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Who’s Paying for Political Ads in Wisconsin?

A bill in the Wisconsin Legislature attempts to shed more light on the sources of money used to purchase political ads that run in the state. (Chung Sun Jung/Getty Images)
A bill in the Wisconsin Legislature attempts to shed more light on the sources of money used to purchase political ads that run in the state. (Chung Sun Jung/Getty Images)
July 26, 2017

MADISON, Wis. - A bill to require corporations and political action committees to make public their advertising buys close to an election is being introduced by Wisconsin Democrats.

While corporations may deserve a voice in the election process, Democrats have said, they also should be subject to the same reporting requirements as anyone else who participates in campaigns. Matt Rothschild, who heads the nonpartisan Wisconsin Democracy Campaign, said such a law would shed a lot more light on campaigns.

"We really need transparency in our elections. We need to know who's paying for those ads that we see all the time at election time," he said. "We need to know who's paying for the mud that's splattering our TV screens and our computer screens and our iPhones during election season, and that's what this bill would do."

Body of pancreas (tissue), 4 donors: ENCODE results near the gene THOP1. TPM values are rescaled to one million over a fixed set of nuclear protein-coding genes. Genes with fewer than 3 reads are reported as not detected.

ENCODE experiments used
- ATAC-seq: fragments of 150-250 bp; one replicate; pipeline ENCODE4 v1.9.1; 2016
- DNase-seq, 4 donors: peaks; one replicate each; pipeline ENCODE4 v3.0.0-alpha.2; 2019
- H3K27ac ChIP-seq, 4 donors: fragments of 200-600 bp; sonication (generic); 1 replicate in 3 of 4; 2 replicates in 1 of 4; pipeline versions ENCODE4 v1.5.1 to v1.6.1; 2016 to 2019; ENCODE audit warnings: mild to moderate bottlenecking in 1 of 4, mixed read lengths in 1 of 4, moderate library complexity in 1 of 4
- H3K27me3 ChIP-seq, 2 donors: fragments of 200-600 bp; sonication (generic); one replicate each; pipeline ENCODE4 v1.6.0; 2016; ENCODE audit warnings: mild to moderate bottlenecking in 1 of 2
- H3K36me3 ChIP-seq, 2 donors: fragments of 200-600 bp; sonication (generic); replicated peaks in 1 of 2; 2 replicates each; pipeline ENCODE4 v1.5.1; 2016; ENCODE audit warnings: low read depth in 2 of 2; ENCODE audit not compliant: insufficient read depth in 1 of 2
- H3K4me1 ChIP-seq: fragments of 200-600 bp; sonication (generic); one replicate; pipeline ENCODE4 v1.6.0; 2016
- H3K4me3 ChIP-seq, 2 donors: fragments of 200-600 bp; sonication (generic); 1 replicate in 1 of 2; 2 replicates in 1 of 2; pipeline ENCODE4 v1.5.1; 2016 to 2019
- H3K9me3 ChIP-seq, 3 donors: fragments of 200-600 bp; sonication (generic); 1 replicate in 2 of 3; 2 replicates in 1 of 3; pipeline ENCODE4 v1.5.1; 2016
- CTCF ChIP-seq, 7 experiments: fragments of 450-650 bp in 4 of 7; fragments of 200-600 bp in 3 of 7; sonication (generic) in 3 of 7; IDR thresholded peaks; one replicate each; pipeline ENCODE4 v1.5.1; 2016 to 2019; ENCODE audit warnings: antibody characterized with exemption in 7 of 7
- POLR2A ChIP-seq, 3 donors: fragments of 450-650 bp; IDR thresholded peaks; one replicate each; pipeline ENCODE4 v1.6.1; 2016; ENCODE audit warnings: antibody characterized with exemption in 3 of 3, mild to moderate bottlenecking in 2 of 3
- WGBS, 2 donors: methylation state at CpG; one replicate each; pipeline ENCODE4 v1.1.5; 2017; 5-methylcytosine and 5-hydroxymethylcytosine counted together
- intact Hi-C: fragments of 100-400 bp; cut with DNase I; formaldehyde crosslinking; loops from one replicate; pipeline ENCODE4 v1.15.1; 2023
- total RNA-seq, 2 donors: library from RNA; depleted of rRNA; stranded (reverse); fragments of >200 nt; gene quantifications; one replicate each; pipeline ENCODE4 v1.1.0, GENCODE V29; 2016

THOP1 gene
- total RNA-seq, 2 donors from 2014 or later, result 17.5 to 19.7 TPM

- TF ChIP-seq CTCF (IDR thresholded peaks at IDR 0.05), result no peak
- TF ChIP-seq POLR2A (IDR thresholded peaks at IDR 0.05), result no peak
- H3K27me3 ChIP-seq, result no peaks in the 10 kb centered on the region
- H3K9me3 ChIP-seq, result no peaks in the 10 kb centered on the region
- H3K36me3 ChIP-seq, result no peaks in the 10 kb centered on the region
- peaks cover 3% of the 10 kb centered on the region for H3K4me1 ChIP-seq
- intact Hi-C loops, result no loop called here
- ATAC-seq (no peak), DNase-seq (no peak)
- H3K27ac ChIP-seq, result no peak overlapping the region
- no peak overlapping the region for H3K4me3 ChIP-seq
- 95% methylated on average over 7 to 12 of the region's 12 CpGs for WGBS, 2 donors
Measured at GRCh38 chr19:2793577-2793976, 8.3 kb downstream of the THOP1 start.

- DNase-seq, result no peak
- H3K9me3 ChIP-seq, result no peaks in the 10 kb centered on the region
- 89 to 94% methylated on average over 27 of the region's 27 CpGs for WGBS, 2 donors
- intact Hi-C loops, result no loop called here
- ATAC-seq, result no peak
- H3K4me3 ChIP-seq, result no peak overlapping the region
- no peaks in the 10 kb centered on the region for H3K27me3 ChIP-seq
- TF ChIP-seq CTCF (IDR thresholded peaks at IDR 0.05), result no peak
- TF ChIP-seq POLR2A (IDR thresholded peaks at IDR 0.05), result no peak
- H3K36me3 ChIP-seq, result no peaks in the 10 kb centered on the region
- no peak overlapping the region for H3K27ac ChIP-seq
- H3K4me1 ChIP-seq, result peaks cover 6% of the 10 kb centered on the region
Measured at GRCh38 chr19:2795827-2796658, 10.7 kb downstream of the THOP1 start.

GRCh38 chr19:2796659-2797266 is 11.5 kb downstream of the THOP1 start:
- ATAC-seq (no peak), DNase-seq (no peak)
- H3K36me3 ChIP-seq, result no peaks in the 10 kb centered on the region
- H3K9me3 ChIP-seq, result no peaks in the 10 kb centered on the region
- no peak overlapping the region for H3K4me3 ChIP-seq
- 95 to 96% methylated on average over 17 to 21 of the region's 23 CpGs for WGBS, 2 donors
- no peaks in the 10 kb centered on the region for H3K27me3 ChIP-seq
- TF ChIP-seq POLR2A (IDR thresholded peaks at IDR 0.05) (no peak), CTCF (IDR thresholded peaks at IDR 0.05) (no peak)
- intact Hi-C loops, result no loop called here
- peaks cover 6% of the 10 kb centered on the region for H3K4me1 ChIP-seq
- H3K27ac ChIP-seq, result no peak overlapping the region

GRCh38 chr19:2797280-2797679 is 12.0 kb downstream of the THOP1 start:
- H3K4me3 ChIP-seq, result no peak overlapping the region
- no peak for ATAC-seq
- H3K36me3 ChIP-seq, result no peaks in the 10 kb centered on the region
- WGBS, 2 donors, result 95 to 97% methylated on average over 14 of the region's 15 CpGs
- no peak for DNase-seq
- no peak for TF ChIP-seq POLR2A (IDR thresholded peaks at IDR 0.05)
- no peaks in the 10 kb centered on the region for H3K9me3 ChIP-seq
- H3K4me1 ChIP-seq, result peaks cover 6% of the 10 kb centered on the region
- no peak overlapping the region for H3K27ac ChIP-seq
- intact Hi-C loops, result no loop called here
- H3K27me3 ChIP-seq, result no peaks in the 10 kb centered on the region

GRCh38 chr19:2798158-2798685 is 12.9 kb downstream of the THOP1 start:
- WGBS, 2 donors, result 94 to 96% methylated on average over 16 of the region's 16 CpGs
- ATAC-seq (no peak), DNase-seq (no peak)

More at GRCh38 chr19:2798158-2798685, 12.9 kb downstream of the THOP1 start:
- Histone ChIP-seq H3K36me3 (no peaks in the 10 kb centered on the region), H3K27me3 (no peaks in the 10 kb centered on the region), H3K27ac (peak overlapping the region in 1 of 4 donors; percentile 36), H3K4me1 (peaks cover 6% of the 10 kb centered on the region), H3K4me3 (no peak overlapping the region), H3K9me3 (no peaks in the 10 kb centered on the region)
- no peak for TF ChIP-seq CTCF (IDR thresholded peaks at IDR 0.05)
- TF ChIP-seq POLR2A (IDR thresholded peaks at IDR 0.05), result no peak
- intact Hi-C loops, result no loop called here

If passed, Senate Bill 354 would require corporations, political action committees and any individual who spends $500 or more on mass communication to report that information within 24 hours of purchasing that communication.

According to Rothschild, the law has clearly defined requirements.

"They're going to have to file with the Wisconsin Ethics Commission within 24 hours of any expenditure, within 60 days before the election," he said. "So, we'd be able to know right away what's going on, and that's really important."

Rothschild predicted the bill will have a tough path in the GOP-controlled state Legislature. Most Wisconsin Republicans, he said, are staunch believers in the U.S. Supreme Court's Citizens United decision, which essentially said corporations are people in terms of their right to make political contributions.

Rothschild and others have argued that voters have a right to know who's paying for political ads.

"One reason it's really important is because we get to know what corporations are spending," he said. "Under the Citizens United decision of 2010, corporations can spend unlimited amounts of money to tell you who to vote for, or who not to vote for."

He said he thinks more information, not less, is needed about who's buying political ads and how much they're

Read SB 354 here.

Tim Morrissey, Public News Service - WI